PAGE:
The defense in this case, at Colby and Stephens’ first trial, had access to a wide variety of witnesses. The State prosecution made available its files, records, and witness list to the defense. A defense attorney even went so far as to characterize the discovery package made available to them by the State prosecution as a “pretty good set of discovery from the State of New Mexico.” An attorney representing the then co-defendant Price, also indicated that the defense investigator did a “very thorough investigation throughout the State of New Mexico” and that “we pretty much interviewed everybody.” Notably, in Colby and Stephens’ witness list, was Warden Romero. Whether Colby and Stephens’ attorneys actually ever interviewed Warden Romero is unclear from the record. However, Colby and Stephens certainly had the opportunity to interview him. Furthermore, Colby and Stephens never followed through on their intention to call Warden Romero as a defense witness.
Accordingly, we feel that the defense here had an affirmative city to exercise due diligence to discover witnesses that would tend to exculpate an accused if believed, before trial. State v. Mabry, supra. The trial record shows that both Stephens and Colby saw three or four prison guards at the gate before they left the recreation yard. If nothing else, Colby and Stephens should have revealed this information to their defense attorneys. The role of the accused in a criminal proceeding is not the passive role of a bystander, merely awaiting an outcome of a trial. The accused must vigorously contest the charges brought against him and refute such charges by such evidence that he is able to muster. The defense may not be unduly relaxed in their search for evidence that is favorable and expect deficiencies to be remedied with a motion for a new trial. State v. Morris, 101 Idaho 120, 609 P.2d 652 (1980). This was especially true in this case where Colby and Stephens elected to have an alibi defense. It was therefore incumbent upon them to discover before trial witnesses that would corroborate or substantiate their story. To now raise the issue that either Gallegos or his statement is “newly discov*37ered evidence” begs the question of the duty of the accused to help his own case before trial. If the petitioners’ case was prejudiced by the nondiscovery of Gallegos it can be substantially attributed to Colby and Stephens’ lack of due diligence and the nondiscovery was therefore self-inflicted. For these reasons, the existence of witness Gallegos and the existence and nature of his statements could and should have been discovered by them before trial and do not now constitute “newly discovered” evidence. State v. Mabry, supra.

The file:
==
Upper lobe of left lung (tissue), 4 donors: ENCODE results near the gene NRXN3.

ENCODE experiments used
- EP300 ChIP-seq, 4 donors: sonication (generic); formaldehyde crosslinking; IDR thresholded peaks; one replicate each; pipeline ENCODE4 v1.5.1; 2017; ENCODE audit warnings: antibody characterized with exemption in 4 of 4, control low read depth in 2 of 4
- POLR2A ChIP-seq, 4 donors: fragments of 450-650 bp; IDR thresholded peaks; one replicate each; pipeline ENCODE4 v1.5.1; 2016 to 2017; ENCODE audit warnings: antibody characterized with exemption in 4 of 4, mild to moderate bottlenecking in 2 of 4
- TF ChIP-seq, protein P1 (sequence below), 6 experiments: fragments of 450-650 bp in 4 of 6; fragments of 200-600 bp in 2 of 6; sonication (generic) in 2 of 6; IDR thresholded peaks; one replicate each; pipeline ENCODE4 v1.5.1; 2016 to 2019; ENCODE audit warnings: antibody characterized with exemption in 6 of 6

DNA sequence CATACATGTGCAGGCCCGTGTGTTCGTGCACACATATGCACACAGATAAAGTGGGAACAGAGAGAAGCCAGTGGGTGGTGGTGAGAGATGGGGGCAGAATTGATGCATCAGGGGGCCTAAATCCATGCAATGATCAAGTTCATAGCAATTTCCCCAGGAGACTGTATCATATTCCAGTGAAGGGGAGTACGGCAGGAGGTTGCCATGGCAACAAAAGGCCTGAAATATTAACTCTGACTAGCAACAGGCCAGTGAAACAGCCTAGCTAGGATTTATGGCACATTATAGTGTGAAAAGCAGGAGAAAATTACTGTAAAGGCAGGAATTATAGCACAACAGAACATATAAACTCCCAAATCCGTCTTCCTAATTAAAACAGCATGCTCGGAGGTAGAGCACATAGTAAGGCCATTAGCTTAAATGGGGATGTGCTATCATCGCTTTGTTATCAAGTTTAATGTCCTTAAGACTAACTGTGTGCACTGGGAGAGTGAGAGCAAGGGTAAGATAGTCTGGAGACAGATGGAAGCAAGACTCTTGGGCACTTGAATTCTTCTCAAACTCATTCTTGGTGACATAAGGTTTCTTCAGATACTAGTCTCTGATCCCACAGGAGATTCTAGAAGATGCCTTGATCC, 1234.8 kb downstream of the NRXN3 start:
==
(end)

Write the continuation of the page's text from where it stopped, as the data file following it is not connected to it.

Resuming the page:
2. Affidavit of Confession by Price.
The second issue is whether the affidavit containing the confession of Price warrants a néw trial. Price executed the affidavit on May 24, 1979, some seven months after the original trial had begun. The affidavit was executed approximately five months after Price pled guilty to the voluntary manslaughter of Stevens. Colby and Stephens rely on State v. Chavez, 87 N.M. 38, 528 P.2d 897 (Ct.App.1974), to support the contention that a new trial is warranted based upon an affidavit confessing to the commission of a crime. Chavez is not persuasive under the facts in this case because in Chavez the confession to a robbery by another was also corroborated by other eyewitnesses. This case is distinguishable from Chavez, as Price’s confession stands by itself as a rank assertion of criminal involvement for the death of Stevens, without benefit of corroboration. We have held that even if another person was prepared to testify, or had confessed that he, and not another, had committed a crime for which another was convicted, that would not be newly discovered evidence since such person could add nothing to testimony defendant could have given at trial. State v. Valdez, 95 N.M. 70, 618 P.2d 1234 (1980). See also United States v. Steel, 458 F.2d 1164 (10th Cir.1972); United States v. Brewer, 360 F.2d 112 (3rd Cir.1966); People v. Gutierrez, Colo., 622 P.2d 547 (1981); Cody v. State, 160 Ga.App. 86, 286 S.E.2d 321 (1981). In this light, the confession of Price is merely cumulative of the alibi defense already proposed by Colby and Stephens and would add nothing new to the trial. The confession of Price must probably produce a new result if a new trial is to be granted. State v. Mabry, supra. Colby and Stephens failed to satisfy the trial judge that the new evidence would probably change the result to an acquittal on retrial. State v. Barry, 25 Wash.App. 751, 611 P.2d 1262 (1980). Accordingly, the motion for a new trial based on the confession of Price was properly denied.